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Speed Camera Data Revealed

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Recent statistics have shown that some speed camera sites have actually seen an increase in casualties since the installation of the camera.

On the flip side however some camera partnership scheme operators have reported a reduction in accidents and injuries, contributing this to the introduction of the cameras.

The mixed results came from the Department for Transport (DfT) as they published their report on speed camera data schemes across England.

The information included a camera in Dorset, installed in 2003, where there were three serious-injury and 11 slight-injury collisions in 2009 compared with three serious and six slight collisions at the spot in 2001 and only three serious and seven slight collisions in 2002. It revealed there were nine slight-injury casualties at a camera on the A605 at Elton in 2009 - the highest figures for any year since 1990.

Yet in Cambridge, a speed camera site proved to be effective; as there was only one slight-injury accident in 2009, and only three in 2010’s poor weather, compared to 1997 when there were two killed or seriously-injured accident and 16 slight-injury incidents.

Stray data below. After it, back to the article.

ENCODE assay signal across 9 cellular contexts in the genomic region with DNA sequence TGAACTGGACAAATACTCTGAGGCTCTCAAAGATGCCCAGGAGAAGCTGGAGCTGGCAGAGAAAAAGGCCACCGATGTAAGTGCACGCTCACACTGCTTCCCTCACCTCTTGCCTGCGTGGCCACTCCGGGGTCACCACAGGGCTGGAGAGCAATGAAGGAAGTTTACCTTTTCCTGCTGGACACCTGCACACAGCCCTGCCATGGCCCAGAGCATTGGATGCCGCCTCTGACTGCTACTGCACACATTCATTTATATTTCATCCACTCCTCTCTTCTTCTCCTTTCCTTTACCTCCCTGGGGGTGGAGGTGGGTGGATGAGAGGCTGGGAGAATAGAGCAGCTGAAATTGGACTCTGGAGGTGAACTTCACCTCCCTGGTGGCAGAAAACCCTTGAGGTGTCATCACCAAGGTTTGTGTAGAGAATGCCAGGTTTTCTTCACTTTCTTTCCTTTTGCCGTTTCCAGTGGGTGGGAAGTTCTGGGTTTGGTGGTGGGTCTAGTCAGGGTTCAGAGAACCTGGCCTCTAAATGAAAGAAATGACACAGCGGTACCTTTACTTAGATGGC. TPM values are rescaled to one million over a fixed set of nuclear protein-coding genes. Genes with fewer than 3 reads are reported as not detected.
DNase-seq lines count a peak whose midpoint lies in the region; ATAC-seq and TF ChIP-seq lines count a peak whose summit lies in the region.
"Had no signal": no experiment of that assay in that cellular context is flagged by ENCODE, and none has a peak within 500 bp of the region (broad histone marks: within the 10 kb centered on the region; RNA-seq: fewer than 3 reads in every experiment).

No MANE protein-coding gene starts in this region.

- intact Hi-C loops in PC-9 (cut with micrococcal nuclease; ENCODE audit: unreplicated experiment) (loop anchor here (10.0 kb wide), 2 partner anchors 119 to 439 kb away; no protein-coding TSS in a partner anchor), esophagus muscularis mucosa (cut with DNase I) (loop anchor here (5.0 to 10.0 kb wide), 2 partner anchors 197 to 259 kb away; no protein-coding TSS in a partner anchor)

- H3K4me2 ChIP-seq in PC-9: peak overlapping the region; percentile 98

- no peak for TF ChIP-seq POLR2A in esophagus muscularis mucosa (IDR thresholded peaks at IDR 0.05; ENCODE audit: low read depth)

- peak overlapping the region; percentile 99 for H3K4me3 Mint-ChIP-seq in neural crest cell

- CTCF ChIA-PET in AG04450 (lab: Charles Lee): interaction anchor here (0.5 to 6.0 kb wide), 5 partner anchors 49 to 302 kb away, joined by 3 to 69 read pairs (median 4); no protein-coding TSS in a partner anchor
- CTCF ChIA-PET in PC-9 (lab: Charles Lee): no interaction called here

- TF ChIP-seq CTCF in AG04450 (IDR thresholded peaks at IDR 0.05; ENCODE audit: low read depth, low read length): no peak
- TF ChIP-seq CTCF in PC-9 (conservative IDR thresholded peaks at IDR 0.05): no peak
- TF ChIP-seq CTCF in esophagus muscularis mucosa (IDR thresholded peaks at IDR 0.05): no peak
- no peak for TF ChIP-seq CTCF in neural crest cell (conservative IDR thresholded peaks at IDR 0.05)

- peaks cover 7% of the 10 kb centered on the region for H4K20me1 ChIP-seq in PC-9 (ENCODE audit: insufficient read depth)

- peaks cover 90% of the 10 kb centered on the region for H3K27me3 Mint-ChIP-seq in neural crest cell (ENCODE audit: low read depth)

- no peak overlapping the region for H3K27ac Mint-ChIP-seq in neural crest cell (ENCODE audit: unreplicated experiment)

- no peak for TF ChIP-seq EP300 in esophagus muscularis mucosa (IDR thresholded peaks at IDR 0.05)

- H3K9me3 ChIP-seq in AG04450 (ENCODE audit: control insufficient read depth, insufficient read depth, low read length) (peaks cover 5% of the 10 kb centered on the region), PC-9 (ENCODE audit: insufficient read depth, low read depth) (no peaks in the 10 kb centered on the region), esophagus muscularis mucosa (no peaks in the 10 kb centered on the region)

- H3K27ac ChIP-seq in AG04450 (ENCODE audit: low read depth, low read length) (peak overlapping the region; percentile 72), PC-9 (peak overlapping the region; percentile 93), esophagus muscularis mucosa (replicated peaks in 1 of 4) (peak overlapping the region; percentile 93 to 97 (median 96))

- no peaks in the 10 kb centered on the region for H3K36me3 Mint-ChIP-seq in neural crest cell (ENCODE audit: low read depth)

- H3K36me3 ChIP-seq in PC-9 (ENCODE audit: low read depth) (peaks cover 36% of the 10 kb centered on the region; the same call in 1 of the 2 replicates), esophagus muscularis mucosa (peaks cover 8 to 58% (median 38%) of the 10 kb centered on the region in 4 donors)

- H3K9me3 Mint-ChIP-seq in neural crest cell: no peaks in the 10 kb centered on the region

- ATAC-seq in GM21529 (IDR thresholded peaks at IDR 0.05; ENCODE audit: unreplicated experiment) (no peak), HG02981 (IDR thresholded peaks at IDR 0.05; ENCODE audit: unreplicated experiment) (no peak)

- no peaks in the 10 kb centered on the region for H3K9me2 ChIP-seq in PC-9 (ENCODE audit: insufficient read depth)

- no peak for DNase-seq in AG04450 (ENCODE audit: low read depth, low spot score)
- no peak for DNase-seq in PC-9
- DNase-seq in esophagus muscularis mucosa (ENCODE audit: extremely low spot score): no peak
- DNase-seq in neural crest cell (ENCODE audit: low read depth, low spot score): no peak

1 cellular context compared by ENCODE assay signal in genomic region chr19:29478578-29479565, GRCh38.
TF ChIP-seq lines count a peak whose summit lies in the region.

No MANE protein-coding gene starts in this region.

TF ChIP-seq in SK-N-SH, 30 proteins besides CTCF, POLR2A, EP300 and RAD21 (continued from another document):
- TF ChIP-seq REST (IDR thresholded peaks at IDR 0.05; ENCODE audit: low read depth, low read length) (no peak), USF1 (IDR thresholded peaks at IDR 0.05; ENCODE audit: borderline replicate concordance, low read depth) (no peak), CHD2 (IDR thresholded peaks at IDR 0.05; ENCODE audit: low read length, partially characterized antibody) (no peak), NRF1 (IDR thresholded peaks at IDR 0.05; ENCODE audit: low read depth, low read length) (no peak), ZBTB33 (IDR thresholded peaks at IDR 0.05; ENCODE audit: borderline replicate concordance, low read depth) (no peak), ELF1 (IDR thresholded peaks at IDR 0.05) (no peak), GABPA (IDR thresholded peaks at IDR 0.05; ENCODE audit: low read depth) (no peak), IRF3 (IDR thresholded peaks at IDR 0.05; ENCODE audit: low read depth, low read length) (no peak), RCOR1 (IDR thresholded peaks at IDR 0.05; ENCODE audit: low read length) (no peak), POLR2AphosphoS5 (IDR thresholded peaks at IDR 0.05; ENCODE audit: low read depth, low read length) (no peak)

Up to yet 75 local authorities have published some or all of the information they hold showing accident and casualty rates, as well as speeds at camera sights before and after the implementing of the units.  However 72 local authorities have yet to publish any data, although some do not have enough to allow for a fair judgement on the effectiveness of the cameras.

Road Safety Minister Mike Penning said: "Local residents have a right to expect that when their council spends money on speed cameras, they publish information to show whether those cameras are helping to reduce accidents or not. I hope that this information will help local people to make informed judgments about the impact cameras are having on their local roads.

Motorists are now calling on authorities to act on this information, so that the effective cameras are kept, but replace those that don’t with other safety measures.

By Ben Malkin

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